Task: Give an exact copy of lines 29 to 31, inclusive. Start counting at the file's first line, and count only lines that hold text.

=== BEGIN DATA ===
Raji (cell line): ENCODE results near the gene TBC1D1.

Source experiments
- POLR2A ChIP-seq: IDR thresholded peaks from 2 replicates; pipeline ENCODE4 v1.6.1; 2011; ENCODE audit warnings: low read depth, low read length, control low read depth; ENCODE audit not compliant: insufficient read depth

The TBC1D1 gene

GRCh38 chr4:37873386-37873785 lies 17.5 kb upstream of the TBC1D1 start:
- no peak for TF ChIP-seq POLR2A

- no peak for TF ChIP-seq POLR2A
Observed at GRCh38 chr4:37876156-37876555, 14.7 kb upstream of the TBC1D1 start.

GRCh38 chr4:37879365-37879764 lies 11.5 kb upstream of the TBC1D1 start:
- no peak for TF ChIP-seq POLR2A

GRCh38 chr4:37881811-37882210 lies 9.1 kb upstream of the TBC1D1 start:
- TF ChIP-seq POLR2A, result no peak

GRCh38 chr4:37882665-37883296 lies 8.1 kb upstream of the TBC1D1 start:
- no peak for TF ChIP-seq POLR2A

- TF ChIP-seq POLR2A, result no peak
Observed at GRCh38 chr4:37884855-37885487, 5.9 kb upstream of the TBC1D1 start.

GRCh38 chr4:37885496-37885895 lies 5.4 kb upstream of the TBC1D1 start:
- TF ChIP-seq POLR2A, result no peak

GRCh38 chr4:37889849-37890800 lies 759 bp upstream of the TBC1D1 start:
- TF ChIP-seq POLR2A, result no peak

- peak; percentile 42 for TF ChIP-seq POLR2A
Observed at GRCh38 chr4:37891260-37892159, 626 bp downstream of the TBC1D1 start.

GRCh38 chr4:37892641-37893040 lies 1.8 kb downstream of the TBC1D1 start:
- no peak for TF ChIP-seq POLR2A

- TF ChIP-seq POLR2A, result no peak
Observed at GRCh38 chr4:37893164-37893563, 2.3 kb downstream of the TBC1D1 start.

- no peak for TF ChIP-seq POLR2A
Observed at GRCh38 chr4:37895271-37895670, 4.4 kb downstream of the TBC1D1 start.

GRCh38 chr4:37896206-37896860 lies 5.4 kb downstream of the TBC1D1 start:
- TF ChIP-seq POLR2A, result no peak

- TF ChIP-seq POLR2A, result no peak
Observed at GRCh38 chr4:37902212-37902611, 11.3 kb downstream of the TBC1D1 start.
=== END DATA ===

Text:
GRCh38 chr4:37896206-37896860 lies 5.4 kb downstream of the TBC1D1 start:
- TF ChIP-seq POLR2A, result no peak

- TF ChIP-seq POLR2A, result no peak